Remote sensing is not confined to satellites; it can also be conducted from an aircraft or handheld device. A simple camera on a smartphone is a form of remote sensing. For this post we will focus on satellite collection of remotely sensed data because it has the advantage of covering huge spans of the globe in just days or hours.
Landsat is a satellite program started in the 1970s and operated by the United States Geological Survey and NASA to collect remotely sensed data. It is a tremendous source of free imagery and data, all provided to the world for free by the U.S. taxpayer. Today, the eighth incarnation of the Landsat program is orbiting the earth at an altitude of 705 kilometers (438 miles) and circling the globe every 99 minutes. We will have a subsequent post that goes into a bit more detail about Landsat and the new tools available for analysis.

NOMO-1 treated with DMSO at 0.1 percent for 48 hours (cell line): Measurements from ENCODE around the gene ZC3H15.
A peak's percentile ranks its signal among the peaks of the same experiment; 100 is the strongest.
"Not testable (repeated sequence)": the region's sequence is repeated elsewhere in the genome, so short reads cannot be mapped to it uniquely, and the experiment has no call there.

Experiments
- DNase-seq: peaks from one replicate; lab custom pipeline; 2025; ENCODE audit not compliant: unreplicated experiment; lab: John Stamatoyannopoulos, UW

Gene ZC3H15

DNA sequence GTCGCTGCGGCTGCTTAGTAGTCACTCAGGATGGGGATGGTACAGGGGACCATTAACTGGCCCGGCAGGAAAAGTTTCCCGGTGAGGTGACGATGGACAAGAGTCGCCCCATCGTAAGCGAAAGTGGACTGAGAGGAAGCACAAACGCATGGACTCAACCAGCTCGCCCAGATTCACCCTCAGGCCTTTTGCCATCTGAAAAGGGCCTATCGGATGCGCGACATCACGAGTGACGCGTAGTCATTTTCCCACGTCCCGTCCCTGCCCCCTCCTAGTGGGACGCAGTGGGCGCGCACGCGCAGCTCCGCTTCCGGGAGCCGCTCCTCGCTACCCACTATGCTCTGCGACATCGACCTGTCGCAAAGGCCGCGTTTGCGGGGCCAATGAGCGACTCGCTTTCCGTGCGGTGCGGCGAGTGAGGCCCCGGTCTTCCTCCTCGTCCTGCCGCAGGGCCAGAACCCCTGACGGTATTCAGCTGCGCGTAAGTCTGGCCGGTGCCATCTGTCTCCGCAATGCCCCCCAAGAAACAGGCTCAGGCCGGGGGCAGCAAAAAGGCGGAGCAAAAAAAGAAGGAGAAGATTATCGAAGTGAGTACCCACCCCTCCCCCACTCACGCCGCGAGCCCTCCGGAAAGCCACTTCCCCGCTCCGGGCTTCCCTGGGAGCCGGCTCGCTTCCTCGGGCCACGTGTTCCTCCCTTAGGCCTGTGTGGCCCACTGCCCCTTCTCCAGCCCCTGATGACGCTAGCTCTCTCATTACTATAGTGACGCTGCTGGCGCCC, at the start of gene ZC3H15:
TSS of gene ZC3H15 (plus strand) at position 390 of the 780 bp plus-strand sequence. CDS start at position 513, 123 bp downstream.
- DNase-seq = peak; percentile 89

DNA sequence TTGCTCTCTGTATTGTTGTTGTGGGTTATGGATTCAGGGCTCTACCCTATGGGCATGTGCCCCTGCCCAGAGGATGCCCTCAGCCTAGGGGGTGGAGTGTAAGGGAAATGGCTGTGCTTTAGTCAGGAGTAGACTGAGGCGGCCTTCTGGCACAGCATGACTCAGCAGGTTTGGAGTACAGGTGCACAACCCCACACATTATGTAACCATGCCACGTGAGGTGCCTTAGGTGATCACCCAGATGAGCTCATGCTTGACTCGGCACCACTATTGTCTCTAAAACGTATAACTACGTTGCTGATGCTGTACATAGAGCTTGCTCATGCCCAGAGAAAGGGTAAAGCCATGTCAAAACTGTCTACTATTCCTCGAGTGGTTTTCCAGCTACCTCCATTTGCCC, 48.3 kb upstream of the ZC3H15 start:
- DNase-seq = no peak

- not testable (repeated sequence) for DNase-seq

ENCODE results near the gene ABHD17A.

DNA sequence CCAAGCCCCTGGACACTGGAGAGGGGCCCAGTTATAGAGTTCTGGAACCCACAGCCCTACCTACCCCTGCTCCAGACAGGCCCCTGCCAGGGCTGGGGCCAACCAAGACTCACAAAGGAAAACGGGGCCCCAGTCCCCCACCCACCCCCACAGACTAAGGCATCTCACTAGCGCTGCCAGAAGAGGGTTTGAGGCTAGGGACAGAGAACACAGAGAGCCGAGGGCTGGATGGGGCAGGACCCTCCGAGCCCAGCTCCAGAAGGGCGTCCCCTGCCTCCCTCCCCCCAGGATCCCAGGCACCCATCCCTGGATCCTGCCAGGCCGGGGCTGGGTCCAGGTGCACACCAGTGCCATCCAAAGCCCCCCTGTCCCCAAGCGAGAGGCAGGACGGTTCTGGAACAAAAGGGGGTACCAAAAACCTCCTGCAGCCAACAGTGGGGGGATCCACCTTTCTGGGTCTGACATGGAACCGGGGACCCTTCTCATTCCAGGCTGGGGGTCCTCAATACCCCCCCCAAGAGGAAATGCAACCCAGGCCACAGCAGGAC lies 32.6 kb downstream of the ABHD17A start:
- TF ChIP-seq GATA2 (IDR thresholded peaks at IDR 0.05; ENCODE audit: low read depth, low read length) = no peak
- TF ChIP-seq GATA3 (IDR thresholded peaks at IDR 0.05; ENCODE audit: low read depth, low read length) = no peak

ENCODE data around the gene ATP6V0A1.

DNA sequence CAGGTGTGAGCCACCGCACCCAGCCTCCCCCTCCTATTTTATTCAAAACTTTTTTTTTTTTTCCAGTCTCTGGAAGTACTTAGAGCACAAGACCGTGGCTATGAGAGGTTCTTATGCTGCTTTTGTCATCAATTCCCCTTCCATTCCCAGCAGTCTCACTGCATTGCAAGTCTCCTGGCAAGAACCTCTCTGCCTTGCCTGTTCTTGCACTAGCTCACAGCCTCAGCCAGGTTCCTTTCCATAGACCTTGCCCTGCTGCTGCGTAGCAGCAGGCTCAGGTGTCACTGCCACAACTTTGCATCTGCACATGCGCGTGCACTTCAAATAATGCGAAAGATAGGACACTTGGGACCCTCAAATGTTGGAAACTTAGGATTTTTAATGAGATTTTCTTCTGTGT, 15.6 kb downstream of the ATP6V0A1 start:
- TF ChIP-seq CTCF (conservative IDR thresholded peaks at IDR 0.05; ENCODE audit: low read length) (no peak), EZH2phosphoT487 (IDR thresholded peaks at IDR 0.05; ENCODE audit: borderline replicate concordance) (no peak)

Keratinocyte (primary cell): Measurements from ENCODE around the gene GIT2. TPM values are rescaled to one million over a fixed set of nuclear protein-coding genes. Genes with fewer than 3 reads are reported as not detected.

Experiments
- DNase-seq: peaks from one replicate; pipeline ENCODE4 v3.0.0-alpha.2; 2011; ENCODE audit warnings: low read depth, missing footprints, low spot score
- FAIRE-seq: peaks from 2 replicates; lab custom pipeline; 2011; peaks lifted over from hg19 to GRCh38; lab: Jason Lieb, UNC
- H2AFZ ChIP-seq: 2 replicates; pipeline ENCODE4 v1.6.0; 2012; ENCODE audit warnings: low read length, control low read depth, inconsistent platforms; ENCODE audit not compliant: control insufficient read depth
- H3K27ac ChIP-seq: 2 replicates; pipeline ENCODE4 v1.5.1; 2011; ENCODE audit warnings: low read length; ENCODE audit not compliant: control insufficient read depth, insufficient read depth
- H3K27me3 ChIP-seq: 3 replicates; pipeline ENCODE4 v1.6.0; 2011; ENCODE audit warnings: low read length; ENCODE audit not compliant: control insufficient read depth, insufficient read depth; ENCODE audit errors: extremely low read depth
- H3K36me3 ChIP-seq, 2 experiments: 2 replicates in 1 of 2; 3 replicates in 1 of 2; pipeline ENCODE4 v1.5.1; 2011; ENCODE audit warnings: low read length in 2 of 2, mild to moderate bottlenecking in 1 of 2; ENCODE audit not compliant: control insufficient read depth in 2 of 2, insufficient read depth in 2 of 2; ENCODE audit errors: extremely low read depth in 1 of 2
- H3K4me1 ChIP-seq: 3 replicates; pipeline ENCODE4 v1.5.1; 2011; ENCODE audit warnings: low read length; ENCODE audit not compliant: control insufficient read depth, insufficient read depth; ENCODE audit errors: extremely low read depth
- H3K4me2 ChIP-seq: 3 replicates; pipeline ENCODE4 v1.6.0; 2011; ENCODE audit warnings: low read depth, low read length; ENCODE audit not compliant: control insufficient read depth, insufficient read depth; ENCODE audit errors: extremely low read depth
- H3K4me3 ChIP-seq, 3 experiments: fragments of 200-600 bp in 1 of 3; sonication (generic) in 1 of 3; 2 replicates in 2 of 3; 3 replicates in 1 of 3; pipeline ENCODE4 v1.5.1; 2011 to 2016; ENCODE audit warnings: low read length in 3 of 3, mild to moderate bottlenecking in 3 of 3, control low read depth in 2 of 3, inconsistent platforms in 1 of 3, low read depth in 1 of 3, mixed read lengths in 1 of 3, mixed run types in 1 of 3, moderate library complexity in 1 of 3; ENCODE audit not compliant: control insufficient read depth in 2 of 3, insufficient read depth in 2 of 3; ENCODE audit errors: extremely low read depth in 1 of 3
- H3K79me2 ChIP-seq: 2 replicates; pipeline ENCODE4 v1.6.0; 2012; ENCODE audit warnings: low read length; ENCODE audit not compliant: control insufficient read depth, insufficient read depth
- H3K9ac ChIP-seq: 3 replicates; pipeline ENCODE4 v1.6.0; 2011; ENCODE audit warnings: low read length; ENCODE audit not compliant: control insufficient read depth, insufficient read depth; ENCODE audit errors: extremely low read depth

Bands and Landsat8
Landsat8 sensors detect light at different sections of the electromagnetic spectrum. Each section is referred to as a band. Here is the breakdown of the different bands:
Landsat8 bands: source ESRI
Landsat data is available in raster format, with one raster for each band collected by the sensors. With remote sensing software you can layer these bands together to produce images of the earth, emphasizing different portions of the spectrum.
Let’s take an example of a visible color image. This is pretty close to what it would look like if you looked at the eastern Democratic Republic of the Congo (DRC) and western Rwanda with the naked eye from 438 miles above the earth.
Approximately what the eastern DRC looks like from a human eye in space.
Not terribly exciting, right? It is kind of hard to see what is on the ground, there are some very bright white clouds reflecting the full light of the sun back at the sensor.
Now let’s sort of replicate Herschel’s experiment and look at a warmer edge of the spectrum. This is the thermal infrared layer (band 11) from Landsat8. I also zoomed in a bit:
A thermal image of the eastern DRC shows a very hot spot indicated by the small bright white circle.